The next morning, I take a gharry to the High Court and climb the stairs to my courtroom. I feel embedded in the furniture and that after the trial is over my ghost will still be here. My head is so full of pressure from the humidity that I can hardly see, but this isn’t a day to be absent. I take my place next to Mr. Trevelyan and notice Mr. Hastie and Mr. Gasper in close conversation. Both men look exasperated. Perhaps they’ll melt.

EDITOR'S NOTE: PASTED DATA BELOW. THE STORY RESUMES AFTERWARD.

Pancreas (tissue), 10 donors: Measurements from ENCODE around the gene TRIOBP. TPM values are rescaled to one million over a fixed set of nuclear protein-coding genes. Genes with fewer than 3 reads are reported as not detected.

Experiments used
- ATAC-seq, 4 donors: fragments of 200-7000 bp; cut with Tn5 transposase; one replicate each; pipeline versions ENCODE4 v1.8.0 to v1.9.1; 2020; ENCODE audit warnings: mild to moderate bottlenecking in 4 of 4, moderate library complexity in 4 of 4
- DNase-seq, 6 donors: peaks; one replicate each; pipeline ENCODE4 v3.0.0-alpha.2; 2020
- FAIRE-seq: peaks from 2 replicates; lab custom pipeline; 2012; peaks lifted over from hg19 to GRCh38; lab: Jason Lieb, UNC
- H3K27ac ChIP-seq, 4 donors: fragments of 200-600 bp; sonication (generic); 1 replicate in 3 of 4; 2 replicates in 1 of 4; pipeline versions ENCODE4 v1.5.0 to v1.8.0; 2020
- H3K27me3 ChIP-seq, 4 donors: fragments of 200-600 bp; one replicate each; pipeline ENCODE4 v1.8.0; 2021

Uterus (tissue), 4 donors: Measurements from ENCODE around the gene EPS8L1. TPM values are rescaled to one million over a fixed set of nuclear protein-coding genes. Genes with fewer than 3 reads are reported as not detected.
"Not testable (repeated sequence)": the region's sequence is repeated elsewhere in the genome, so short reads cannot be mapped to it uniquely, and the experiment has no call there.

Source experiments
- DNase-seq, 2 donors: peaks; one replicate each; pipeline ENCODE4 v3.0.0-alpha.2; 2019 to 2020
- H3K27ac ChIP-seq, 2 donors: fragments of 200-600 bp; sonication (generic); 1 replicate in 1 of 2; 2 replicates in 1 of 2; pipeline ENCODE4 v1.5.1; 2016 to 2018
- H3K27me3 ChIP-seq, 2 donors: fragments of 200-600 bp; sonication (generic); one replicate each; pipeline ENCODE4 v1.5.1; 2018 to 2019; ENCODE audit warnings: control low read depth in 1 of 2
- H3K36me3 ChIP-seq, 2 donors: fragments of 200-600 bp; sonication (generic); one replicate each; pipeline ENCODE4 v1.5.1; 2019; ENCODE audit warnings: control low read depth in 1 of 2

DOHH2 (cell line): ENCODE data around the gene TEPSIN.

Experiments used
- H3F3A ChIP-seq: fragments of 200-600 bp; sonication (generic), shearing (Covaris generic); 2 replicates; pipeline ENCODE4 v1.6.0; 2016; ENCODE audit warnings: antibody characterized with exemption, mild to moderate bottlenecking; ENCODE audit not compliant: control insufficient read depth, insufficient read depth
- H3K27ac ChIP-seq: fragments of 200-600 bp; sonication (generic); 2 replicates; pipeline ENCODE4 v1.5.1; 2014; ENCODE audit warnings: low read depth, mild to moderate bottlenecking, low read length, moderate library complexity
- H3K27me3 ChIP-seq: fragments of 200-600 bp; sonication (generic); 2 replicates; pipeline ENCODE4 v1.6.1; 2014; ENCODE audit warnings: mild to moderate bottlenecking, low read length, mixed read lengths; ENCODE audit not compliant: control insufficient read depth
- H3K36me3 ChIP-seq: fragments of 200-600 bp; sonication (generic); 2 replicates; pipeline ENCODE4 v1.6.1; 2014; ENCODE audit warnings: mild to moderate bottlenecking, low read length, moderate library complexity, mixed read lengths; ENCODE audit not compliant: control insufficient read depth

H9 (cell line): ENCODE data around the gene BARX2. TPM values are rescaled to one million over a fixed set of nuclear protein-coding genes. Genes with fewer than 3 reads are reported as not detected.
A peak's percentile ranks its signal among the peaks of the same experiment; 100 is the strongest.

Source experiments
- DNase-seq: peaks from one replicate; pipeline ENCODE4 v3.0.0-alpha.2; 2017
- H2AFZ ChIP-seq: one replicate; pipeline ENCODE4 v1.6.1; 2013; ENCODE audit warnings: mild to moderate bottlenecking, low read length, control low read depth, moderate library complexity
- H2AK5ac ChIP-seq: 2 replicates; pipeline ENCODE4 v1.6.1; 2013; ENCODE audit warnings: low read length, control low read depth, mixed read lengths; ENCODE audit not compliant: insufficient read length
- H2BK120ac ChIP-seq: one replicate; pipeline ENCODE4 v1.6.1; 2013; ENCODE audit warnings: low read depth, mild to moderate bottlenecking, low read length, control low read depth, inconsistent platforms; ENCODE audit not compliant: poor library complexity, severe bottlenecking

“All rise,” the clerk calls out.
Justice Norris swiftly strides to his chair and seats himself in a swirl of red. “You may proceed, Mr. Gasper.”
The barrister hooks his hands into his lapels. “Thank you, My Lord. I hope to persuade Your Lordship that my client’s actions weren’t malicious in any sense.”
“I didn’t say there was malice.”
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